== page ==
Clinical Guideline for Prescribing Opioids on Discharge
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Designed to promote the safe, effective and appropriate prescribing of opioids at hospital discharge
Opioids are morphine-like drugs that work by binding to opioid receptors, which are found principally in the central and peripheral nervous system and the gastrointestinal tract. The term opioid encompasses both naturally occurring opiates (for example morphine and codeine) derived from the resin of the opium poppy, semi-synthetic (for example oxycodone) and synthetic opioids (for example fentanyl).
Opioids are used primarily for their strong analgesic effect, but may also be used for other indications such as for their anti-diarrheal and cough-suppressant effects. Adverse effects related to opioids include sedation/drowsiness, respiratory depression, nausea/vomiting and constipation. Ongoing administration of opioids may lead to tolerance and dependence.
Opioids are considered to be a high-risk medicine and currently in South Australia. Opioids are the most commonly reported drug class involved in medication incidents, with oxycodone incidents being the number one drug-related incident reported in the SA Health Safety Learning System (SLS).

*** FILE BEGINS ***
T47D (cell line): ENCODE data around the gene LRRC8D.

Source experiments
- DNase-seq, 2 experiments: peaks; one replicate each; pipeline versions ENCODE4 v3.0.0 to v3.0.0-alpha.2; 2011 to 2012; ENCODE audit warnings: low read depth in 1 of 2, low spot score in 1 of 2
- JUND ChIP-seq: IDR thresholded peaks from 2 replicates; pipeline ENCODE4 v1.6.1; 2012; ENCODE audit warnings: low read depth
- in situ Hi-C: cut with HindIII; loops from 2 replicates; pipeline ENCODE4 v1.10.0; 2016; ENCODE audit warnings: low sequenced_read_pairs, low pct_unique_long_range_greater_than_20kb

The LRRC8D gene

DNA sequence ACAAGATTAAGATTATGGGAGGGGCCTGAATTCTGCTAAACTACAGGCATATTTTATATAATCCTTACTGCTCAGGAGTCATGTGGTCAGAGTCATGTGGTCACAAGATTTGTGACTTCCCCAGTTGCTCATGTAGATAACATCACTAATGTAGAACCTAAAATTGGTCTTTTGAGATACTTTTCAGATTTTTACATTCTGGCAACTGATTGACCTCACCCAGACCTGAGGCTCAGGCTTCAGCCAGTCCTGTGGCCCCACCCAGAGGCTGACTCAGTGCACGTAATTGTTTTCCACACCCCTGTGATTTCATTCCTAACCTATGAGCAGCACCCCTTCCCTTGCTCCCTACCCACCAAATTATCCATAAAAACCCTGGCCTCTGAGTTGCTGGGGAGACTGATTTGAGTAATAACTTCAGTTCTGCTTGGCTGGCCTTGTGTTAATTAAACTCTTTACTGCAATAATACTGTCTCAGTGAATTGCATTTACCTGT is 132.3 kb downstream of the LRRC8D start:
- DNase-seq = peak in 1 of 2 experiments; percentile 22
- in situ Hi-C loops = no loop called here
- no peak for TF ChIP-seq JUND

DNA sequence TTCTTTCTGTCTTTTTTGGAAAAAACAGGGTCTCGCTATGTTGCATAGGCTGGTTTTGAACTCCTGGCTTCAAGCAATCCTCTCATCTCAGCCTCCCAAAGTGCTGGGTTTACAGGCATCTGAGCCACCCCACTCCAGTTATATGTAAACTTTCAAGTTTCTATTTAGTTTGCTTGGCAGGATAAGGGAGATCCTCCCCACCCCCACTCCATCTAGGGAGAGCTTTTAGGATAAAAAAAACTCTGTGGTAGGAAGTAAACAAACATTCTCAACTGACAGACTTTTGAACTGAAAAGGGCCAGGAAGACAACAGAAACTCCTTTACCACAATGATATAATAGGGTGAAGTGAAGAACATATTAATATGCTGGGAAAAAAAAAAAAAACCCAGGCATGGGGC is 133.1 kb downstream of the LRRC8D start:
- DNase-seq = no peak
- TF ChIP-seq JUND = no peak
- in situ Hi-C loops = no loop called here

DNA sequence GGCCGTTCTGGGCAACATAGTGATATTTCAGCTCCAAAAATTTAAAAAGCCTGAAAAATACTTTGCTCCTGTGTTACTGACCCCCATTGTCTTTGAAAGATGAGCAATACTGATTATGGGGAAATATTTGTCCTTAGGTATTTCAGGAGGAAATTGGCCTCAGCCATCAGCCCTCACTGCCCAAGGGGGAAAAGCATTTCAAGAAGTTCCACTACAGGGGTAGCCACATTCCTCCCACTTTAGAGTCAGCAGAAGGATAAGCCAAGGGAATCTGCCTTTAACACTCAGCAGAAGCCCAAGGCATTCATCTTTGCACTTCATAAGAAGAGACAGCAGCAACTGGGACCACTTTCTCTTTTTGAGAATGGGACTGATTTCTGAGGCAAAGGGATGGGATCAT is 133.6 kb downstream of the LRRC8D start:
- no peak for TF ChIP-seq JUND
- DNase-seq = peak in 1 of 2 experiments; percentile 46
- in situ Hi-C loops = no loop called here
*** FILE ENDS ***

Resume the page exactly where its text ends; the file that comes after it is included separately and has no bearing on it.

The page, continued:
Opioids can be highly effective for the treatment of pain, although there is a high-risk of adverse effects and potential for dependence when not used appropriately and other treatment options should also be considered where appropriate. The type, formulation and duration of opioid therapy depends on the clinical indication, for example:
The following resources are available to assist healthcare professionals in the use of opioids for the treatment of pain:
Most opioids are classified as Drugs of Dependence due to their high potential for misuse, abuse and dependence. Drugs of Dependence are subject to specific requirements under the controlled substances legislation, relating to prescribing, supply, storage and transport.
Specific requirements exist for the use of opioids in patients with a known or suspected history of drug dependence and for the treatment of drug dependence.
Treatment options for opioid dependence in South Australia include: